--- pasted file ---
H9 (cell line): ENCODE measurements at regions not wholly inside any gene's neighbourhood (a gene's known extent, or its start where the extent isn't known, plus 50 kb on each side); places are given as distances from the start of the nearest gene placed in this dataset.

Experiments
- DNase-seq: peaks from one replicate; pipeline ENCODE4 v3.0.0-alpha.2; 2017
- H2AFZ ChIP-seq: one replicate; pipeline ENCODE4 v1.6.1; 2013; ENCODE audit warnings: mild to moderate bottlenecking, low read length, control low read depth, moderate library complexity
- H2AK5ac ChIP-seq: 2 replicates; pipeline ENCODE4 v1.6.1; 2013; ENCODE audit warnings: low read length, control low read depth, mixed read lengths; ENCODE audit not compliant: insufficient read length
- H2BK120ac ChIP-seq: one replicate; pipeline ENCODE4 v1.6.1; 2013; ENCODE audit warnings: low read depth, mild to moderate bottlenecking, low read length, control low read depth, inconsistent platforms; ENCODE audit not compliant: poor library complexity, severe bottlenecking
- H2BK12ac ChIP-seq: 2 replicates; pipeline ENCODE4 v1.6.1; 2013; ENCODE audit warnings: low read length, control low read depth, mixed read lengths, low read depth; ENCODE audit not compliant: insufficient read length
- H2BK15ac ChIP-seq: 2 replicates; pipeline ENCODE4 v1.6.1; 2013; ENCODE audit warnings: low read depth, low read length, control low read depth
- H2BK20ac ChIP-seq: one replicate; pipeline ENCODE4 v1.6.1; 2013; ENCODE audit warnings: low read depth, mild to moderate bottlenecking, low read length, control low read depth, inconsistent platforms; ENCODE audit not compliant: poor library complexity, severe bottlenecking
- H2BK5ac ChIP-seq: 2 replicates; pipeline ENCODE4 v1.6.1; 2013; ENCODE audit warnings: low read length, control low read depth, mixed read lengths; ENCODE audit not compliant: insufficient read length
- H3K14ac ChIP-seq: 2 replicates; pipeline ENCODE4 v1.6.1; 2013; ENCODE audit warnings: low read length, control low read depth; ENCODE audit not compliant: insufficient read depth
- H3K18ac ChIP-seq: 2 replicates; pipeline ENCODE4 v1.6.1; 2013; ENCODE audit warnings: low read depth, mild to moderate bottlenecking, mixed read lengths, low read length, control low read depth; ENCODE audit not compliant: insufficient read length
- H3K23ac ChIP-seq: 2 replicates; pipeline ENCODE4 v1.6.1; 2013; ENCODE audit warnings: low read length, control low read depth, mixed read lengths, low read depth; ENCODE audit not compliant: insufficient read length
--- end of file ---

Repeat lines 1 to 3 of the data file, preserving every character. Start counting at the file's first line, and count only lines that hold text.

H9 (cell line): ENCODE measurements at regions not wholly inside any gene's neighbourhood (a gene's known extent, or its start where the extent isn't known, plus 50 kb on each side); places are given as distances from the start of the nearest gene placed in this dataset.

Experiments
- DNase-seq: peaks from one replicate; pipeline ENCODE4 v3.0.0-alpha.2; 2017